The Extraordinary Exit of the Women of Silicon Valley

(Bloomberg) — The resignation of YouTube CEO Susan Wojcicki after 25 years at Google is another example of a troubling trend in Silicon Valley: High-profile women are heading for exit.

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Just this week, Marne Levine, chief business officer of Meta Platforms Inc., stepped down after 12 years at the social media juggernaut. Last year, Sheryl Sandberg left her role as Meta’s chief operating officer.

Of course, powerful female figures remain in tech, but they tend to have a lower public profile. Safra Catz, Oracle Corp.’s chief executive officer, rarely gives interviews. Meta’s chief financial officer, Susan Li, has yet to give an interview, although she was only promoted to the role last November. Lisa Jackson is one of five women on Apple’s executive team, compared to 13 men. A notable exception is Lisa Su, CEO of Advanced Micro Devices Inc., who now frequently speaks to the press about companies’ earnings reports and launches.

Every company and every woman has their own story, but it’s no secret that the pandemic has hit women particularly hard. According to some estimates, between February 2020 and January 2022, around 2 million women left or lost their jobs, while the number of employed men remained roughly the same. According to a study by Lean In and McKinsey, female managers are also changing jobs at record speed. In Silicon Valley, they’re quitting their jobs, period.

Wojcicki spent nine years at the helm of YouTube, an incredibly long tenure for any CEO in Silicon Valley, especially for a non-founder. During her tenure as CEO of YouTube, she grew revenue to $29 billion and active users to well over 2.5 billion. Prior to that, she helped build and maintain Google’s now-dominant advertising business.

Wojcicki swears she’s quitting her job, but won’t disappear entirely. “I’m committed to supporting women in tech in my next chapter as well,” she wrote in an email. “I’m committed to mentoring women leaders and CEOs and investing in companies founded and led by women!”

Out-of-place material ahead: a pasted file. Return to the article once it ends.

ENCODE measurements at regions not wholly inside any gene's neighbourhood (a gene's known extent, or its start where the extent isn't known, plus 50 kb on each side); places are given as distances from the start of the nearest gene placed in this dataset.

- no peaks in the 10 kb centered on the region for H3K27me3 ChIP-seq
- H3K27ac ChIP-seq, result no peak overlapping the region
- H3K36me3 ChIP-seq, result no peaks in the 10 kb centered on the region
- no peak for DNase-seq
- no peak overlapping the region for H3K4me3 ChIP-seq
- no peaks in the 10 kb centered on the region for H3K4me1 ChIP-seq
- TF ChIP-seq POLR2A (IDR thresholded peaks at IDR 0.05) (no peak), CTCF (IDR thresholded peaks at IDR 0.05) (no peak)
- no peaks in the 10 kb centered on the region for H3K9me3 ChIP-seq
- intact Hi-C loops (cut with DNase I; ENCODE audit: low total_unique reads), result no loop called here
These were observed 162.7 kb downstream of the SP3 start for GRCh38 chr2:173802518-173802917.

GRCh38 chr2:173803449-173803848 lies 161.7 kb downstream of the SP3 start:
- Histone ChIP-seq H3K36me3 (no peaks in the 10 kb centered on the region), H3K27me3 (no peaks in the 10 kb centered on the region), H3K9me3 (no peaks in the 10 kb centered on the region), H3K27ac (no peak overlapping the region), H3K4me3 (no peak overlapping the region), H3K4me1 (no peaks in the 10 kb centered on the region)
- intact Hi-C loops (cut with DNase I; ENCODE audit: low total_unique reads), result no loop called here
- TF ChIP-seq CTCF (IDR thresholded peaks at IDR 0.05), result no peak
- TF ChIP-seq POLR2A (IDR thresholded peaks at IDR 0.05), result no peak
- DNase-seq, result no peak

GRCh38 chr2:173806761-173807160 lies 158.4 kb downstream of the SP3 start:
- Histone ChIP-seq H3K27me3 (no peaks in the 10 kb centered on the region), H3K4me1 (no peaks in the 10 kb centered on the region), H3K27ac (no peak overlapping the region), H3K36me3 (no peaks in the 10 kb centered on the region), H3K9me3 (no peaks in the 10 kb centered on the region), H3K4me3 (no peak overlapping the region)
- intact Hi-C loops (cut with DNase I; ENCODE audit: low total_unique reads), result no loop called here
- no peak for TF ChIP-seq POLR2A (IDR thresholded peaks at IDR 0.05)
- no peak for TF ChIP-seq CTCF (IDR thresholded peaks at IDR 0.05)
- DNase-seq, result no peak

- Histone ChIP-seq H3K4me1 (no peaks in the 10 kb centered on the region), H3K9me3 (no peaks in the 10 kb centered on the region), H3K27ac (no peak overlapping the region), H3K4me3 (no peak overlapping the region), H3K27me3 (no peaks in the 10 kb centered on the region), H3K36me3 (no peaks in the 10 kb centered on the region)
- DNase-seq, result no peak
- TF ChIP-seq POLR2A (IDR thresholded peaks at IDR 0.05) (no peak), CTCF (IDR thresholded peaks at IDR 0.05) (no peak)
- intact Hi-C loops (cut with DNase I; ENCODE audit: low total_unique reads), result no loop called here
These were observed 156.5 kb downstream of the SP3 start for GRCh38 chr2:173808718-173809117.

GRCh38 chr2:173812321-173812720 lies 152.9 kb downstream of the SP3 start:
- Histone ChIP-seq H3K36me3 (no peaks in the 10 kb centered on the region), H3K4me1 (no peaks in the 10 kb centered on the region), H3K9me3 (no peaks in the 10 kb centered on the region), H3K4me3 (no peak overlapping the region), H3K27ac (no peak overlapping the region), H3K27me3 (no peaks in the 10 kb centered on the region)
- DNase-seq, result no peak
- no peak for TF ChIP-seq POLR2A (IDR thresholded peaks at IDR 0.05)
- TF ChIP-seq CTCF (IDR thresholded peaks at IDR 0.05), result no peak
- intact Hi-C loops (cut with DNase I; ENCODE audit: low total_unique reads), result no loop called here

But she’s clearly taking a big step aside. Wojcicki’s name has always been the first to pop up in talks about who might succeed Alphabet Inc. CEO Sundar Pichai. That now seems unlikely. Other prominent women who have quit top tech jobs and stepped away from the spotlight include former Yahoo CEO Marissa Mayer, former HP and Quibi CEO Meg Whitman, and former IBM CEO Ginni Rometty. All faced severe criticism for their job performance, which at times could feel overly personal.

This is a worrying trend for many women in tech. “We need to figure out how to identify and support the next generation of women and minority leaders and make sure they don’t get discouraged,” said Aileen Lee, founder of Cowboy Ventures, who is also a founding member of All Raise. a non-profit organization that aims to attract more women to invest in technology and entrepreneurship. “In this downturn, businesses will be increasingly lonely as businesses lose their footing. It’s really hard to be the only one. It’s an added toll when you carry that weight on your shoulders.”

For Sandberg, the bigger problem is that there just aren’t enough women in top tech jobs. “The problem isn’t that women are leaving,” said Sandberg, who joined the Google Ads department in 2001 when Wojcicki ran it. “The problem is that we are so few in the first place. Nobody writes articles about men leaving senior positions. People are leaving managerial positions all the time. But because there are so few women in leadership positions, it’s all the more remarkable when that happens. We have to make the extraordinary ordinary.”

Wojcicki says she left her role for personal reasons. In her blog post, she said she is starting a new chapter focused on her family, health and passion projects. She is also a mother of five and has always openly shared her experience of balancing the demands of her job with motherhood.

In any case, she has achieved a lot. Some of the big ideas developed during Wojcicki’s tenure at YouTube include launching YouTube TV, Premium and Shorts, nurturing a new generation of YouTubers, and crafting critical new policies on hate and misinformation. She also oversaw a video site that has been struggling with such toxicity, especially during the pandemic. Still, it’s an extraordinary legacy – and should also serve as a rallying cry for more women leaders in technology.

(Corrects the spelling of Ginni Rometty in the seventh paragraph.)

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